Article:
• Blacks lack intellectual ability.
  • Latinos lack intellectual ability.
  • Low SES students lack intellectual ability.
  • Women have weak math ability.
  • Older people have bad memory.
  • Gay men are dangerous to young children.
  • Persons with a head injury history experience a loss of cognitive performance.
  • Whites are racist.
  • White students have less mathematical ability than Asian students.
  • Men are less capable than women in dealing with affective (emotional) information.
  • White men have less athletic prowess than Black men.

Token individuals (people who are the only one of their kind) are quite aware of situations in which stereotypes exist. The problem is that these individuals care so much about performance that they may either try too hard or make overly cautious attempts at work.

What are the conditions necessary for stereotype threat to exist? Any time an employee believes a trait linked to stereotypes about groups is necessary for quality performance is an instance where stereotype threat may exist. First, stereotype threat occurs when the task is challenging. Worrying about the views of others decreases performance. Second, stereotype threat is likely to occur when an individual identifies as someone who should have expertise in the given task. Lastly, stereotype threat is likely to occur in contexts where employees perceive stereotypes to be operating.

Stereotype threat can disrupt performance but Roberson and Kulik have some recommendations for reducing the effects of stereotype threat. How can managers and interrupt the stereotype threat process? Managers can provide a successful task strategy by explicitly telling employees what behaviors they need to use to succeed. Managers can remind employees of the importance of skills without stereotype relevance. Managers can explain that stereotype threat may make employees feel anxious about the given task, but the stereotype is not related to the individual’s ability to do well. If at all possible, managers could arrange work to remove people from token situations. Reducing stereotype threat contrasts from diversity management. In an effort to reduce stereotype threat, stereotypes are addressed directly and the onus is shifted from the manager’s potential prejudice to the effect of the environment itself.


Critique of Stereotype Threat at Work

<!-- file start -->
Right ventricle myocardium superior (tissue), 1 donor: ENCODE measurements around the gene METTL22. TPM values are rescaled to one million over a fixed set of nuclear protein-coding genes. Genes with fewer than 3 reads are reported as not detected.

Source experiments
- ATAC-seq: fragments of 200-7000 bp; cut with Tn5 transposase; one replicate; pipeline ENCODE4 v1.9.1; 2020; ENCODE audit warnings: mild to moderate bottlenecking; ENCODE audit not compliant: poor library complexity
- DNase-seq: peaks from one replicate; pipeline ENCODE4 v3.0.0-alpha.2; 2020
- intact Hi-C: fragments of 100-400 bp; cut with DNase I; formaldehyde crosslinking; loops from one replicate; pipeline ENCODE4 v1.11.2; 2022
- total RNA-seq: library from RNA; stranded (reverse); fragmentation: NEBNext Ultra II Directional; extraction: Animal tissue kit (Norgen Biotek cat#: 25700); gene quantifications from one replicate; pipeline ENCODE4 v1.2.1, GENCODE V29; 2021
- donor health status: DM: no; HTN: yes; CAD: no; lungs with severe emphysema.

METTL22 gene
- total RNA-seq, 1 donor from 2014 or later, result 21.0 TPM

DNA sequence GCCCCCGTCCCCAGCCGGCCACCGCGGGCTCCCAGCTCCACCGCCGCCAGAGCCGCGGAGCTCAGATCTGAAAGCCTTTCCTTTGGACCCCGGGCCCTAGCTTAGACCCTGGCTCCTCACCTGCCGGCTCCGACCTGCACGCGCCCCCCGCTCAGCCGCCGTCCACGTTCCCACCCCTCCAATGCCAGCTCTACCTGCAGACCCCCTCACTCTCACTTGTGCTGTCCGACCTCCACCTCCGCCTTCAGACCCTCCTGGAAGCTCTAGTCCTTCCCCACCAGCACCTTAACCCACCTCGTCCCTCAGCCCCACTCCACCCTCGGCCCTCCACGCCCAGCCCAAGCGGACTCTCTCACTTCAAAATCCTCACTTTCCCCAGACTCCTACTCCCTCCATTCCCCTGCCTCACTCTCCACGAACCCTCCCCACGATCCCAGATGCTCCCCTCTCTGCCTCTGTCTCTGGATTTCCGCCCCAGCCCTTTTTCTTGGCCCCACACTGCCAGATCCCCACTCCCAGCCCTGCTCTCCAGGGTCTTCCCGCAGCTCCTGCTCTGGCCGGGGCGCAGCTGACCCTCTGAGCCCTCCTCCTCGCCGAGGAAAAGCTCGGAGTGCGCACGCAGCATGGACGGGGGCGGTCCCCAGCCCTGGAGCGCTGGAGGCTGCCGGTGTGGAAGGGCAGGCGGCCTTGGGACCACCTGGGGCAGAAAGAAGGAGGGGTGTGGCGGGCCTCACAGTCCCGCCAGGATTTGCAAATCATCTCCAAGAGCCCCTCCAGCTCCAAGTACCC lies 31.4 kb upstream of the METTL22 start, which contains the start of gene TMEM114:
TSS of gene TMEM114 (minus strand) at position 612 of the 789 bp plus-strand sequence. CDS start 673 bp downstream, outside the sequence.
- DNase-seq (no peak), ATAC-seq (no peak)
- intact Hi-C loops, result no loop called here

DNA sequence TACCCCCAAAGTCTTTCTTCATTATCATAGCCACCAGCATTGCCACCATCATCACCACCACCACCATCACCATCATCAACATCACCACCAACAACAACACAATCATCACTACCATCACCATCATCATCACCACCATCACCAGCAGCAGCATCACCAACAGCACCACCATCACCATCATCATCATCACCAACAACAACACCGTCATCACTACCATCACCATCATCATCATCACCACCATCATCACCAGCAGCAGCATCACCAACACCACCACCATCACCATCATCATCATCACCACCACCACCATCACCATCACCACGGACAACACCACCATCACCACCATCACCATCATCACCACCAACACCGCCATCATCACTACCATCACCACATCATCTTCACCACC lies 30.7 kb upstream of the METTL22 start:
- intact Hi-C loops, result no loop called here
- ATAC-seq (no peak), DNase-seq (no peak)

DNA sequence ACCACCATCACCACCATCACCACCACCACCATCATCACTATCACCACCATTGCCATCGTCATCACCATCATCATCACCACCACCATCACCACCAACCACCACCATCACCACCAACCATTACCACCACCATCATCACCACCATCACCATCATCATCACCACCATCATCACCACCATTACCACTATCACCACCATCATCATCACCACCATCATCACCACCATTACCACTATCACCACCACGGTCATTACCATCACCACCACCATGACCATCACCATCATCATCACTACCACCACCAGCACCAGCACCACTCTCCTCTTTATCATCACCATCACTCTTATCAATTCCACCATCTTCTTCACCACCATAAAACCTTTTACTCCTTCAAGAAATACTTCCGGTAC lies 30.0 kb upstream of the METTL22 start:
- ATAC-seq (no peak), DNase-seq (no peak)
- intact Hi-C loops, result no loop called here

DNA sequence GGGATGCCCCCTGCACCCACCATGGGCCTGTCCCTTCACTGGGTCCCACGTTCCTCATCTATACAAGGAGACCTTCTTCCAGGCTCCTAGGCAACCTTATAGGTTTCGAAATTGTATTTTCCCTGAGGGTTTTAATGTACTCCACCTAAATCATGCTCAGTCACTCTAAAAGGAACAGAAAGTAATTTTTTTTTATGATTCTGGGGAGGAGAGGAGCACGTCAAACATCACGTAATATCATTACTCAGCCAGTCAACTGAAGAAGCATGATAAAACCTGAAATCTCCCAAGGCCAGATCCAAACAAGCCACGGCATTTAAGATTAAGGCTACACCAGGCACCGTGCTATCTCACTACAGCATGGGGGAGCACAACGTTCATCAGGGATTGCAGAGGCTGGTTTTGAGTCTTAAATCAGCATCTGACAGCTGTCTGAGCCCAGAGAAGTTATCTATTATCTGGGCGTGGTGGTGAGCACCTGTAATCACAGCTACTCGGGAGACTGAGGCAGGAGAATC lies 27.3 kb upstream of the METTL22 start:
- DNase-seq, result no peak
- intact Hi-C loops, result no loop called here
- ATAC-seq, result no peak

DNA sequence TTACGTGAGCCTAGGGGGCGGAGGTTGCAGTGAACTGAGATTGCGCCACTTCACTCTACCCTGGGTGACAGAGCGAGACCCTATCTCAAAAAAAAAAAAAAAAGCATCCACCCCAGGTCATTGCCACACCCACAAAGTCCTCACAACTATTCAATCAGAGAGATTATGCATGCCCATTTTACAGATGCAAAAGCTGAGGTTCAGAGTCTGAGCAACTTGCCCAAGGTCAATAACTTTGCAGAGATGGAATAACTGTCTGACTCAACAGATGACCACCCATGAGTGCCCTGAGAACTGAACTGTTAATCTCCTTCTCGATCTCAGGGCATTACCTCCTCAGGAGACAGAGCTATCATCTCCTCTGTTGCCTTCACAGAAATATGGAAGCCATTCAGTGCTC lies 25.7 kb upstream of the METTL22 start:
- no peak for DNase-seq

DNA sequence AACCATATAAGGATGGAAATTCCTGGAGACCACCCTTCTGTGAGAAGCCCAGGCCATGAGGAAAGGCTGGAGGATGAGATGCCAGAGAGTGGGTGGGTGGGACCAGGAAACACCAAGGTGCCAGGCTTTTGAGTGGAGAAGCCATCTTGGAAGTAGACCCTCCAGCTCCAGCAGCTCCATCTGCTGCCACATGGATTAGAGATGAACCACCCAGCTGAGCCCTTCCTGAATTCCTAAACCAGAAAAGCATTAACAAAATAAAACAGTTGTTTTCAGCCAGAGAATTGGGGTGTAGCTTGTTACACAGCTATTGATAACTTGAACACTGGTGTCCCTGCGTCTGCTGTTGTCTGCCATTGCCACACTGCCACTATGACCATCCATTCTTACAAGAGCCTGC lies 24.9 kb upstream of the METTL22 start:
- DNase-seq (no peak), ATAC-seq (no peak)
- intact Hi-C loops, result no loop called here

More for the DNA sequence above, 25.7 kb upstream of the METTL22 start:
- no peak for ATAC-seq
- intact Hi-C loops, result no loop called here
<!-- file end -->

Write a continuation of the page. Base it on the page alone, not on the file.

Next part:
Roberson and Kulik effectively summarize research findings on stereotype threat. They provide a useful working definition of stereotype threat, compile examples, outline steps in the stereotype threat process, and provide strategies for interrupting the stereotype threat process. Very little of the article is devoted to the concrete benefits of applying stereotype threat reduction techniques to diversity management.

The concept of stereotype threat may seem obvious in hindsight, particularly to those aware of intersectionality among multiple groups; however, some managers and organizations might not realize how important the issue is. Those familiar with the concept of the Yerkes-Dodson law could easily see why the idea of stereotype threat could be a factor affecting performance. People suffering from stereotype threat care about the outcome of the task to the point of reducing performance. Over a dozen years of research shows that stereotype threat is common in the workplace and there are things managers can do to minimize its effects.

People of privilege may not be aware of how much a problem stereotype threat really is. Roberson and Kulik do mention that men, whites, and white men sometimes suffer from stereotype threat, but they fail to emphasize how much of an issue stereotypes are for the rest of the stereotyped individuals. Being seen as racist, having poor athletic prowess, and having difficulty with emotions do not come with the same stakes as being seen as posing a threat or lacking intellectual ability. Furthermore, the stereotypes applied to some groups may be in areas that aren’t as valued as the stereotypes applied to other groups. Lastly, people that are not marginalized are unlikely to be placed in token situations. However, these concepts may apply to more people as companies move towards globalization. For future work, I think it would be beneficial to do research on the cost of stereotype threat in domestic and international contexts.


Application of Stereotype Threat at Work

Stereotype threat in modern science, technology, and engineering management is very likely going to need to be addressed. As women, minorities, and other diverse individuals start to become token individuals in science and engineering companies, it is important to understand stereotype threat to reduce deviant behavior and turnover. Once companies start to have a reputation as a good place to work for diverse individuals, companies can attract more and more diverse talent.

Overcoming stereotype threat at work is important so managers can empower all employees to succeed. Some of the suggested strategies would be beneficial for training individuals from stereotyped groups and non-stereotyped groups. Successful task strategies could benefit new employees acquiring new skills. Reminding employees of why they were hired as a good fit for the team may be good for motivation. Witnessing others being appreciated for who they are may be good for the whole team’s morale.